Born OTD in 1963, English reggae singer & DJ known for his ‘fast chat’ style, David Victor Emmanuel, AKA Smiley Culture. Prior to his recording career he worked as a DJ with many of London’s reggae sound systems, most often with the Saxon Studio International system, where he met & worked with a number of other reggae artists, including Maxi Priest, Papa Levi and Tippa Irie. The conditions surrounding his death & the subsequent investigation were also questioned by members of the general public, his death often being considered in the context of police brutality & other black people dying in police custody.

‘Sound Reasoning’ is a unique photographic journey through the Dancehall scene of the 1980’s with short excerpts from interviews Anna … More

Born OTD in 1939, Jamaican singer and record producer, Derrick Harriott. “..Prince Buster in his Cincinnati Reds baseball cap appears next singing ‘Wash Wash’ surrounded by other singers including Derrick Harriott & Carlos Malcolm who steps off his trombone for a few vocals on the mic. The Maytals perform next with ‘Treat Me Bad’..

Operation Jump Up is the culmination of four years of research. The detailed historical narrative features dozens of interviews with … More

Born OTD in 1945, Jamaican singer-songwriter who became an international musical & cultural icon, Robert Nesta Marley. Blending mostly reggae, ska, & rocksteady in his compositions. Marley started in 1963 with the group The Wailers & forged a distinctive songwriting & vocal style that became popular with audiences worldwide. The Wailers released some of the earliest reggae records with producer Lee “Scratch” Perry.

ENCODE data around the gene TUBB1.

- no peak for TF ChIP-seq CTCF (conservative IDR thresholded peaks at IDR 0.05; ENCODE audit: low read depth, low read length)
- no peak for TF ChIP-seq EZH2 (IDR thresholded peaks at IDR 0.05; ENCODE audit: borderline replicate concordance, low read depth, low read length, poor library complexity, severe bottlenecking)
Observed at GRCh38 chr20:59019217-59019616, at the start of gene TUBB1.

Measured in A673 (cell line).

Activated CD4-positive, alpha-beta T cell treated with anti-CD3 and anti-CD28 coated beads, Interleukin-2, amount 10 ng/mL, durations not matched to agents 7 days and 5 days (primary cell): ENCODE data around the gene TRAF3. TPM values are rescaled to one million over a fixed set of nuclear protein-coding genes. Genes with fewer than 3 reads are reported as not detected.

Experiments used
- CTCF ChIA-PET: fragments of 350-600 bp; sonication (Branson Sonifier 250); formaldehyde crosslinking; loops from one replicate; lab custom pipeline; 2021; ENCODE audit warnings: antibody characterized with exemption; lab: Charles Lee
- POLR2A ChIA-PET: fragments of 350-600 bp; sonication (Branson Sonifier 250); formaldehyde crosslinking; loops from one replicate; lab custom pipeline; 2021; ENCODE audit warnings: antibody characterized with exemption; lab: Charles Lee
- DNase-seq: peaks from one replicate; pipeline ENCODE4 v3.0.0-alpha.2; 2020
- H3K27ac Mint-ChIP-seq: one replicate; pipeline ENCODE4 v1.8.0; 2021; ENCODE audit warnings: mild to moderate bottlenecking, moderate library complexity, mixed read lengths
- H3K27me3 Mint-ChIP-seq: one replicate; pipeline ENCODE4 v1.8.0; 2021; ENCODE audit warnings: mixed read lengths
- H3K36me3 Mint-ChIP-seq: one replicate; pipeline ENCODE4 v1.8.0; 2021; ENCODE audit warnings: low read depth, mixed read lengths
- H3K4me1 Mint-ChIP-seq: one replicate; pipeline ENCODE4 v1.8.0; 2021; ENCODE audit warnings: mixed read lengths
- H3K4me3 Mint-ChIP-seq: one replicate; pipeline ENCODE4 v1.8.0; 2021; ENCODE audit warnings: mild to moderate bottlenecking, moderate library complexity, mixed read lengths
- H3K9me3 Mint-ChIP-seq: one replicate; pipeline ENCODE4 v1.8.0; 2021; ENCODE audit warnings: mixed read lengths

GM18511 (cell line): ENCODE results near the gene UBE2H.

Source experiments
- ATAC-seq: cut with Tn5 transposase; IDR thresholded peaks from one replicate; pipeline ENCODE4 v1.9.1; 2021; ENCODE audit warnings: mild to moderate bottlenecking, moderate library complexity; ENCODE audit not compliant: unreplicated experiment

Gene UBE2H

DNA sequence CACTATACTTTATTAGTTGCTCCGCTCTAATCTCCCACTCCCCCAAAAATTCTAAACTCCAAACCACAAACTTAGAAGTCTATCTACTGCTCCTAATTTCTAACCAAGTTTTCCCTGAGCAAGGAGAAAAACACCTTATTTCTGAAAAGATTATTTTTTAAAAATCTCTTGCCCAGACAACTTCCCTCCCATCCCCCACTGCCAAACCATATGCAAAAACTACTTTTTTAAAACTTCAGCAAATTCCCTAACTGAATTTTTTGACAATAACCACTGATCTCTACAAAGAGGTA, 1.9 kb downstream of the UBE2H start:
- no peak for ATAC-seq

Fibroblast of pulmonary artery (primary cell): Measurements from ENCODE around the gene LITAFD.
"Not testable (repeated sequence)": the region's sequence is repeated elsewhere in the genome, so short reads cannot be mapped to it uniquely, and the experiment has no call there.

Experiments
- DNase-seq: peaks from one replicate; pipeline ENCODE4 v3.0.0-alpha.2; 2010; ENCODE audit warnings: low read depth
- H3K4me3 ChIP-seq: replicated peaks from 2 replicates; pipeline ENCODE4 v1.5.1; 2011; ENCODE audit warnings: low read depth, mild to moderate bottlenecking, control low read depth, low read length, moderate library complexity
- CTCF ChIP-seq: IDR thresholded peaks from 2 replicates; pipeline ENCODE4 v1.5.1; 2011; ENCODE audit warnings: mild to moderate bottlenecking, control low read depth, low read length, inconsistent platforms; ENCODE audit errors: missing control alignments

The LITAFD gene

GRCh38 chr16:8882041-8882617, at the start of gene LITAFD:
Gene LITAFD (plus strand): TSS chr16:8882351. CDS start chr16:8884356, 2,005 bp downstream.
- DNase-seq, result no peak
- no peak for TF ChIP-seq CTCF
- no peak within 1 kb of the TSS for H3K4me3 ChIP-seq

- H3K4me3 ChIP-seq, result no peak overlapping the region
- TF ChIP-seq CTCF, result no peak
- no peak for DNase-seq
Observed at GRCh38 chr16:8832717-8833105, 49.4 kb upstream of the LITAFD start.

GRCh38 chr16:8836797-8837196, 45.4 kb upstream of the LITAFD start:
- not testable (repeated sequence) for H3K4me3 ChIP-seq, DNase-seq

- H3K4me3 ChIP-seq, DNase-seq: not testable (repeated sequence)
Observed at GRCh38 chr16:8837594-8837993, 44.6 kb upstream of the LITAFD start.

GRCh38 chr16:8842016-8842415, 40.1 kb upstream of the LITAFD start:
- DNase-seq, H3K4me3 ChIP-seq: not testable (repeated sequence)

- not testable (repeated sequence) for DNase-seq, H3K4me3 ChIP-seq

Diagnosed with a type of malignant melanoma in 1977, Marley died on the 11 May 1981 in Miami at the … More

Born OTD in 1931, saxophonist and founding member of The Skatalites, Roland Alphonso. “..Coxsone maintains that his first-ever commercially minded session, with a band led by saxophone colossus Roland Alphonso, disappeared somewhere between the mastering rooms in New York and Kingston harbour”.

The first major account of the history of reggae, black music journalist Lloyd Bradley describes its origins and development in … More

Ska originated in Jamaica in the late Fifties and combined Caribbean mento and calypso with American jazz and rnb. Ska developed in the Sixties with artists such as Prince Buster, Clement Coxsone Dodd, and Duke Reid who formed sound systems to play American rhythm and blues and then began recording their own songs.

Ska was popular with British mods and was later adopted by many skinheads. As music changed in the US, so … More

Born OTD in 1936, Jamaican pianist, Theophilus Beckford. “..Ellis further compounds what many have claimed was the turning point, when a slightly wonky shuffle beat became highlighted within the traditional 12-bar blues structure, paving the way for ska. The guy really start that off-beat thing, Theophilus Beckford.”

Behind Jamaica’s musical reverberation lies the unlikely story of a boarding school run by Roman Catholic nuns and a brass … More

Behind Jamaica’s musical reverberation lies the unlikely story of a boarding school run by Roman Catholic nuns and a brass band that helped shape some of the world’s most beloved musical forms. Under a strict disciplinarian regime, ‘wayward ‘boys,’ many orphaned or from deeply troubled backgrounds and hailing from some of the toughest streets in the world, went on to become the backbone of Jamaican jazz, ska, rocksteady, reggae, dancehall, and dub.

Alpha Boys School: Cradle Of Jamaican Music takes a look at the lives of over 40 of these influential musicians … More